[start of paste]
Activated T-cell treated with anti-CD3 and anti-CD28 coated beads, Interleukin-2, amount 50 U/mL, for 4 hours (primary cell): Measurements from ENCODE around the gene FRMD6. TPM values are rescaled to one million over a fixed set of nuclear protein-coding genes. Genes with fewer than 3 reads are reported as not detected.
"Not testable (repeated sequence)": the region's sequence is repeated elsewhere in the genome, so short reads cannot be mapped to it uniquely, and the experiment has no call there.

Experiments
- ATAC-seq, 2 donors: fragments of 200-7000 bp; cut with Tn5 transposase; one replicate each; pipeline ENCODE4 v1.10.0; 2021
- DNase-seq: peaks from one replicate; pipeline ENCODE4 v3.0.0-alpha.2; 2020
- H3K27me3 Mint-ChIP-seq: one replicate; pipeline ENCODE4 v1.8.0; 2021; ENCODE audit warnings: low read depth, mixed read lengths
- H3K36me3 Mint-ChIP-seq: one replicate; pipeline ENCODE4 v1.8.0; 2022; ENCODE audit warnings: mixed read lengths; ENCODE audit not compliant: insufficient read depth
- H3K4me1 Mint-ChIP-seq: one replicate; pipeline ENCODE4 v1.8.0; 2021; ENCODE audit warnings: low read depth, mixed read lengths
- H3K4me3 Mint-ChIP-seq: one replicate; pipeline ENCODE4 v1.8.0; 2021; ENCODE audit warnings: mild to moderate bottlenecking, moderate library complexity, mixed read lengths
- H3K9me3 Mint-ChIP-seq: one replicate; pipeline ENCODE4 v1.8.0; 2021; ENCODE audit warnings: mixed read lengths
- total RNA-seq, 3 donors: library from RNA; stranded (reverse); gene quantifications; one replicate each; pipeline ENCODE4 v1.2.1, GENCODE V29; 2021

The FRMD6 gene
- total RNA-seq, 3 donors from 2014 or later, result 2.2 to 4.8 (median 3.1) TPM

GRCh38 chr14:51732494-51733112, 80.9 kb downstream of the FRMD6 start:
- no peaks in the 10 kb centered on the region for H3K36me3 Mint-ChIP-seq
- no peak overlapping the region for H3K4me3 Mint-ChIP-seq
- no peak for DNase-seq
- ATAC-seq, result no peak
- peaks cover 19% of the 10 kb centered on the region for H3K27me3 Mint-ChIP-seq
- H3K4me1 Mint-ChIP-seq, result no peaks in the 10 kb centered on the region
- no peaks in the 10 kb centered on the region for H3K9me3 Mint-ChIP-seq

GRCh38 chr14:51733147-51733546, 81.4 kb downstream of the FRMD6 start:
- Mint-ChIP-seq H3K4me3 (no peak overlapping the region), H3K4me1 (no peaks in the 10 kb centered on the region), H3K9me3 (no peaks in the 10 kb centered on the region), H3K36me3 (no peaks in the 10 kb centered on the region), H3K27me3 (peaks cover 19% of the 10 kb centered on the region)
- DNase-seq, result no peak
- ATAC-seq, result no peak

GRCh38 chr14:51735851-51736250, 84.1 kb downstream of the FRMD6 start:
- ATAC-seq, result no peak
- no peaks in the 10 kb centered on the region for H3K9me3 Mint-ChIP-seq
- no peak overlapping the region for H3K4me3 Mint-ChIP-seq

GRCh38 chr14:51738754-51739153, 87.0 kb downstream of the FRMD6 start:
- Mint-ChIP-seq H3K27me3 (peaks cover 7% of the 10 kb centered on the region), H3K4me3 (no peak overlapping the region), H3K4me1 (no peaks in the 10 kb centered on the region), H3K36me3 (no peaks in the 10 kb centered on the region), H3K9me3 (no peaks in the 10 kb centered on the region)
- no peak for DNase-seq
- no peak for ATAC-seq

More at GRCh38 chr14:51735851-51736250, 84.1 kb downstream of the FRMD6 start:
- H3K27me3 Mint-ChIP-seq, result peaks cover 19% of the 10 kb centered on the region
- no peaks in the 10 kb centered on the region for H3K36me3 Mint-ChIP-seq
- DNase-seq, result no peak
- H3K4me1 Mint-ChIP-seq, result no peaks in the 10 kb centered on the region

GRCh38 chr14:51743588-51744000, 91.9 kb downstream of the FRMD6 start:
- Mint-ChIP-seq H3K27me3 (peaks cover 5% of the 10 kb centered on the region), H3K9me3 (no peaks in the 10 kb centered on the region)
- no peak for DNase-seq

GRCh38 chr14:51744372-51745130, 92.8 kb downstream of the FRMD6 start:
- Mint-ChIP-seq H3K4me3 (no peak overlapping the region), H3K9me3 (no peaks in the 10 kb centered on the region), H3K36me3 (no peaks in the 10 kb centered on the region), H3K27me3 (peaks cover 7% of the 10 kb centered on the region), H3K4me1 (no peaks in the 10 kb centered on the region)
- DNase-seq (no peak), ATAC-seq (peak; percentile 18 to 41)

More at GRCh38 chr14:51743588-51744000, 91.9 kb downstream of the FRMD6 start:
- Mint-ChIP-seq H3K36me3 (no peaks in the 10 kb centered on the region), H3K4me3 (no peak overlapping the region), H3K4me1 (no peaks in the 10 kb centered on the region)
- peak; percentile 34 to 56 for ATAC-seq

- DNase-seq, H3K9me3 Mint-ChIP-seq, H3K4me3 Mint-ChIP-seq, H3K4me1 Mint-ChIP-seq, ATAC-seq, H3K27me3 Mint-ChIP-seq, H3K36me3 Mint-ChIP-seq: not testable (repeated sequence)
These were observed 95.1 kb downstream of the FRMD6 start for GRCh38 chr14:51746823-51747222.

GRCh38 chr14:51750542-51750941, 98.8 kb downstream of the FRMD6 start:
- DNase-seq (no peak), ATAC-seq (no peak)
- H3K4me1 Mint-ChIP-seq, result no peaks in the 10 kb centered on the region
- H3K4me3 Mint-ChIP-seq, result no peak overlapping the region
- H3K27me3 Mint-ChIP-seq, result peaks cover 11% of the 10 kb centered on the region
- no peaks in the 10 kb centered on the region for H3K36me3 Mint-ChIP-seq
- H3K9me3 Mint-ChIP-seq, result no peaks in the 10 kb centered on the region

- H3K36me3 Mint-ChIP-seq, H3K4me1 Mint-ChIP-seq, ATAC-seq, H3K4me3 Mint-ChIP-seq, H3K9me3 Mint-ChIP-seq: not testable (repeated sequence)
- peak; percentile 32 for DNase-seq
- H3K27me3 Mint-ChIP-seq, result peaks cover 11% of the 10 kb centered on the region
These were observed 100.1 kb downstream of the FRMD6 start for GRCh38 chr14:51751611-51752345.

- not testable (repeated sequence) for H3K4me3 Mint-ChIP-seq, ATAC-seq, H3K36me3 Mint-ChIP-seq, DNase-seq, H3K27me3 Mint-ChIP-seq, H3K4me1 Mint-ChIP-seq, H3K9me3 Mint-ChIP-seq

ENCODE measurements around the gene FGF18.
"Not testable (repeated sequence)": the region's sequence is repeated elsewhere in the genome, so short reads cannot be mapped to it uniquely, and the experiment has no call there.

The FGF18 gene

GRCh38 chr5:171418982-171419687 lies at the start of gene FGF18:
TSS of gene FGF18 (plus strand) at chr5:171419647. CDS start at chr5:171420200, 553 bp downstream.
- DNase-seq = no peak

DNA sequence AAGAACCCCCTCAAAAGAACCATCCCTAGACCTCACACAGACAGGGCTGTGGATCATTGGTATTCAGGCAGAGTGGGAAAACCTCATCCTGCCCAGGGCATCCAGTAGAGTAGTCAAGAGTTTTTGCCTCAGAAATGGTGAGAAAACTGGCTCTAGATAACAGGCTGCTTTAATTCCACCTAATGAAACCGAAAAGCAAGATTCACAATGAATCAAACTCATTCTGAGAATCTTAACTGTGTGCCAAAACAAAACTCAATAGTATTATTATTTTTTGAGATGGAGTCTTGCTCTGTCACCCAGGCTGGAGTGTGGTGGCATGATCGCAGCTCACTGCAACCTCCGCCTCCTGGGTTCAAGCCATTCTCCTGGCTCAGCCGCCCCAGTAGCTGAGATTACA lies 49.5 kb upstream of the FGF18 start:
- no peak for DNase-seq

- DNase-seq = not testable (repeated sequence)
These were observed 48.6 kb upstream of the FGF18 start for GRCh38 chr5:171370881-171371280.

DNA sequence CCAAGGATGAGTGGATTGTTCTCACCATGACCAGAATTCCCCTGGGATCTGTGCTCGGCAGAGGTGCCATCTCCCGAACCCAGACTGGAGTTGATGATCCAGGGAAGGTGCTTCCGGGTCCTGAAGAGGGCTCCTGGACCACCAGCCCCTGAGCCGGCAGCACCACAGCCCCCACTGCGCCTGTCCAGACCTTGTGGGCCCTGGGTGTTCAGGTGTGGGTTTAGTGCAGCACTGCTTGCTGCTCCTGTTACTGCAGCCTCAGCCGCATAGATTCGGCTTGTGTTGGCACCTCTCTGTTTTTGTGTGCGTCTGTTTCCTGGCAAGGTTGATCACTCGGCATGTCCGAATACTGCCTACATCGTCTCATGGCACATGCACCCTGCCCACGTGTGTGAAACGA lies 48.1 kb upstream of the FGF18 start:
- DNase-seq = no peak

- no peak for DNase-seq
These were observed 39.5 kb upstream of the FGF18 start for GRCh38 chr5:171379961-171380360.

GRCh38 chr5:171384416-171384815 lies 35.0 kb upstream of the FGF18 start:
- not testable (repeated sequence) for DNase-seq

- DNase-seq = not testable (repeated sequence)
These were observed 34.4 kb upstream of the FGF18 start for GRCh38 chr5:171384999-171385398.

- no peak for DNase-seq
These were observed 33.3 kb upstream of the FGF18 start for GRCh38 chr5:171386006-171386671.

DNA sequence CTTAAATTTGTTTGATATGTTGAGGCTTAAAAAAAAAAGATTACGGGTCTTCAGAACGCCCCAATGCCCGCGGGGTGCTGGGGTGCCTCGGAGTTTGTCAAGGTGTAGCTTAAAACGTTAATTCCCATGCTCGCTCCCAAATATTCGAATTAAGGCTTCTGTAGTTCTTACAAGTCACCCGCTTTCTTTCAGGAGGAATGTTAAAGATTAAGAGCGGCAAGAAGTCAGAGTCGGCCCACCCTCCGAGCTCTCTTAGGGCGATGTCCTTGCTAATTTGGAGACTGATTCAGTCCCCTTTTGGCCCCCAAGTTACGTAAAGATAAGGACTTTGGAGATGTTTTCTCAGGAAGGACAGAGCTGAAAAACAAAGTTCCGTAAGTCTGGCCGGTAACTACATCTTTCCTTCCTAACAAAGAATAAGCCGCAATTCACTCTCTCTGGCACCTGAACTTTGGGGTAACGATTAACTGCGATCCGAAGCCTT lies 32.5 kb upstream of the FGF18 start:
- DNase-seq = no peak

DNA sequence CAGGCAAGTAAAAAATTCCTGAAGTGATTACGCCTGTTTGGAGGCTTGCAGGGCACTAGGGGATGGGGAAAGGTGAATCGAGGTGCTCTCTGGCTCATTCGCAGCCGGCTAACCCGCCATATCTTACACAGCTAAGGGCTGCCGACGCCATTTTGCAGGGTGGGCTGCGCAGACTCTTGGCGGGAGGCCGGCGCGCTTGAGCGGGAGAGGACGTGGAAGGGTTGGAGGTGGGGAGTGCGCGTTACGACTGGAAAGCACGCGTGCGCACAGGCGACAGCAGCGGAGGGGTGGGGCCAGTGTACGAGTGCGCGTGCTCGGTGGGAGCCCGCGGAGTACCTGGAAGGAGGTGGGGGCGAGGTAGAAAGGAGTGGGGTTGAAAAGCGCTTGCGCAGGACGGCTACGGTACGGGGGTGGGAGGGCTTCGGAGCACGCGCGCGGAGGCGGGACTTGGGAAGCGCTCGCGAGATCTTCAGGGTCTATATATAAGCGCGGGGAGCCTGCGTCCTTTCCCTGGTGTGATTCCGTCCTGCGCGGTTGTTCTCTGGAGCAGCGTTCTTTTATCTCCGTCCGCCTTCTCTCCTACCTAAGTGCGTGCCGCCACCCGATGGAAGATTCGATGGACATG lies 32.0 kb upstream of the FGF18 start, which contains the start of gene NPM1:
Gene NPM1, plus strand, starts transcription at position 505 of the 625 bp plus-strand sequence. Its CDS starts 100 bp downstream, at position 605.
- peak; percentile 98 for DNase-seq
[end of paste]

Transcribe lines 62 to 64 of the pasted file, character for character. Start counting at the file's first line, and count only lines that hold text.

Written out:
ENCODE measurements around the gene FGF18.
"Not testable (repeated sequence)": the region's sequence is repeated elsewhere in the genome, so short reads cannot be mapped to it uniquely, and the experiment has no call there.

The FGF18 gene